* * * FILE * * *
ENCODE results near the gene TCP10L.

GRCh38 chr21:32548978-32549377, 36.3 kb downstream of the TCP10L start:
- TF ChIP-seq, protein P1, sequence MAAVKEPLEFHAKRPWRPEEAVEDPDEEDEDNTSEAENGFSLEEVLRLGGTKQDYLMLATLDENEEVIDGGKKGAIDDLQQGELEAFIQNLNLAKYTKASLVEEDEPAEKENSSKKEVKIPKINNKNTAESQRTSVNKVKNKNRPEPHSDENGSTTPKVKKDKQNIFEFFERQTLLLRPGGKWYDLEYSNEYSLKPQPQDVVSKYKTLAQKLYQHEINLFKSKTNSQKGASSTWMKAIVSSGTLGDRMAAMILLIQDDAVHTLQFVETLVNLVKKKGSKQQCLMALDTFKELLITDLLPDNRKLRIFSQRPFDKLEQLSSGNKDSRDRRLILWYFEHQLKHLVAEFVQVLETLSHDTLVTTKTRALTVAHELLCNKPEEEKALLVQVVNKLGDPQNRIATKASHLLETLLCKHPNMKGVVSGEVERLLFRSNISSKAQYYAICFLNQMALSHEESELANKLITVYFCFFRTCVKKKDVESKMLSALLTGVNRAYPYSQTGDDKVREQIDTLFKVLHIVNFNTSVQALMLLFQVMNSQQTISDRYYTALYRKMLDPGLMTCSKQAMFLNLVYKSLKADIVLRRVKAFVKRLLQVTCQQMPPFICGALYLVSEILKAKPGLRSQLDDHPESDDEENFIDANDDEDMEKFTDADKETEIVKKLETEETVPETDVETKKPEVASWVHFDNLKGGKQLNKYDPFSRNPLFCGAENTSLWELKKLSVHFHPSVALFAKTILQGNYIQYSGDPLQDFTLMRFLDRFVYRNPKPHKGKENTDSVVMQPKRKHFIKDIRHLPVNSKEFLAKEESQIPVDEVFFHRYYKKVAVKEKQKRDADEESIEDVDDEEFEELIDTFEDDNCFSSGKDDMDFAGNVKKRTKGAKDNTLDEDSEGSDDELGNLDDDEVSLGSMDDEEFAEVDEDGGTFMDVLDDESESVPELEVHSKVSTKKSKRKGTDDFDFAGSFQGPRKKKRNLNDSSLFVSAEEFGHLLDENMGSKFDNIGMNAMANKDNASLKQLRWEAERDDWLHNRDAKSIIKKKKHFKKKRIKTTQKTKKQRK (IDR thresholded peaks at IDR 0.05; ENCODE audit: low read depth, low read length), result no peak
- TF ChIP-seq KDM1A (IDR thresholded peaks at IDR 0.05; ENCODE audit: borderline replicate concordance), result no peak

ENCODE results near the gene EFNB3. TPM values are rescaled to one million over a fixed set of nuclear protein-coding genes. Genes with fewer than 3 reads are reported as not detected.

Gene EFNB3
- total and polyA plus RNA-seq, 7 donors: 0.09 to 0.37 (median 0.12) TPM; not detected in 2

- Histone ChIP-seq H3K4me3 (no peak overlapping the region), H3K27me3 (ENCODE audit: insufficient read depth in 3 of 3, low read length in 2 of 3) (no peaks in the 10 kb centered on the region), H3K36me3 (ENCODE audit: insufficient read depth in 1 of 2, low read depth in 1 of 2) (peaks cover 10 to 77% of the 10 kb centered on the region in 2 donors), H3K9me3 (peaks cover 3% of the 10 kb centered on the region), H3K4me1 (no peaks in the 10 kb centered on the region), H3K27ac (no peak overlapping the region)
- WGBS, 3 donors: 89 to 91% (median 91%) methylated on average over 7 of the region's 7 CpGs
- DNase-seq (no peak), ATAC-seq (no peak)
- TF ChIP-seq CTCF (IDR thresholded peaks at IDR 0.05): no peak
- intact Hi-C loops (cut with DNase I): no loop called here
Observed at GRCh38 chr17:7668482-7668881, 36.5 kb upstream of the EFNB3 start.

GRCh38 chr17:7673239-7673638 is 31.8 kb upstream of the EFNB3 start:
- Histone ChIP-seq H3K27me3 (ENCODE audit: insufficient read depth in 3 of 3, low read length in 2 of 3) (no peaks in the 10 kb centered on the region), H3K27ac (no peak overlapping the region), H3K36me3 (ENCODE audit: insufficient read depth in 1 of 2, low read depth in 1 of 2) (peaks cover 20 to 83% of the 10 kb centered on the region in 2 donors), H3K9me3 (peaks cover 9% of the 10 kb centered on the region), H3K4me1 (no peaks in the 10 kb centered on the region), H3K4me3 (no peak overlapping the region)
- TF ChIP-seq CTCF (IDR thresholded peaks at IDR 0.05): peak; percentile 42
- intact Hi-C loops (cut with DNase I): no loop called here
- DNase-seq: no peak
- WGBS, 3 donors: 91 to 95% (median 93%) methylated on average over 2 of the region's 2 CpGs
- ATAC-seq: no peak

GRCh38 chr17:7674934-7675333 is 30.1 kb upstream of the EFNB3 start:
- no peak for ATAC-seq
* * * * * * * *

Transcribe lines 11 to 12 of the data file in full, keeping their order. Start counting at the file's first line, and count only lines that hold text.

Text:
- TF ChIP-seq CTCF (IDR thresholded peaks at IDR 0.05): no peak
- intact Hi-C loops (cut with DNase I): no loop called here